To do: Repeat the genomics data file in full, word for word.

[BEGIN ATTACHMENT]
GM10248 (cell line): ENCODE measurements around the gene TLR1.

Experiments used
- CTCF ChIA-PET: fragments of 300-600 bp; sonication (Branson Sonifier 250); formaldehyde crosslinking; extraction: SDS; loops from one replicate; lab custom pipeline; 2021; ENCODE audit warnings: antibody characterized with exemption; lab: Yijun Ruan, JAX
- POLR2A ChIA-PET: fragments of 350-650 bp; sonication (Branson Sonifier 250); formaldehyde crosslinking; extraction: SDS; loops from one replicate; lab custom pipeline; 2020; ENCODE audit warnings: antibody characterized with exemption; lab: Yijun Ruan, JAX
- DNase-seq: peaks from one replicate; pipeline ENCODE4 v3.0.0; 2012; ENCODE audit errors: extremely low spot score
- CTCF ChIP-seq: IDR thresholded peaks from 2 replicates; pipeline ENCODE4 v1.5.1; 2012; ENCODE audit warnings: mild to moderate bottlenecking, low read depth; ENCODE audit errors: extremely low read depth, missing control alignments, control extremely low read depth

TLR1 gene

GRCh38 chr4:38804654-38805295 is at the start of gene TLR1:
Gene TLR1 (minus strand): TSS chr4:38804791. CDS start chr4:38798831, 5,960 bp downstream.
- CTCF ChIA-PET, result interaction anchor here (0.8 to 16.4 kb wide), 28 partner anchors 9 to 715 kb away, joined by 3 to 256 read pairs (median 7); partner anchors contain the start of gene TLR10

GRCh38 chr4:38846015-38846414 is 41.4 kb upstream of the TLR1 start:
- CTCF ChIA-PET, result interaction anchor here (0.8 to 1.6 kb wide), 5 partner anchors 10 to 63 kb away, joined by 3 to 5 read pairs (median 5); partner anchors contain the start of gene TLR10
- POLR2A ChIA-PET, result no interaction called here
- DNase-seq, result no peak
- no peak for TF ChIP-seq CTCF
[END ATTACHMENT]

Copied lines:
GM10248 (cell line): ENCODE measurements around the gene TLR1.

Experiments used
- CTCF ChIA-PET: fragments of 300-600 bp; sonication (Branson Sonifier 250); formaldehyde crosslinking; extraction: SDS; loops from one replicate; lab custom pipeline; 2021; ENCODE audit warnings: antibody characterized with exemption; lab: Yijun Ruan, JAX
- POLR2A ChIA-PET: fragments of 350-650 bp; sonication (Branson Sonifier 250); formaldehyde crosslinking; extraction: SDS; loops from one replicate; lab custom pipeline; 2020; ENCODE audit warnings: antibody characterized with exemption; lab: Yijun Ruan, JAX
- DNase-seq: peaks from one replicate; pipeline ENCODE4 v3.0.0; 2012; ENCODE audit errors: extremely low spot score
- CTCF ChIP-seq: IDR thresholded peaks from 2 replicates; pipeline ENCODE4 v1.5.1; 2012; ENCODE audit warnings: mild to moderate bottlenecking, low read depth; ENCODE audit errors: extremely low read depth, missing control alignments, control extremely low read depth

TLR1 gene

GRCh38 chr4:38804654-38805295 is at the start of gene TLR1:
Gene TLR1 (minus strand): TSS chr4:38804791. CDS start chr4:38798831, 5,960 bp downstream.
- CTCF ChIA-PET, result interaction anchor here (0.8 to 16.4 kb wide), 28 partner anchors 9 to 715 kb away, joined by 3 to 256 read pairs (median 7); partner anchors contain the start of gene TLR10

GRCh38 chr4:38846015-38846414 is 41.4 kb upstream of the TLR1 start:
- CTCF ChIA-PET, result interaction anchor here (0.8 to 1.6 kb wide), 5 partner anchors 10 to 63 kb away, joined by 3 to 5 read pairs (median 5); partner anchors contain the start of gene TLR10
- POLR2A ChIA-PET, result no interaction called here
- DNase-seq, result no peak
- no peak for TF ChIP-seq CTCF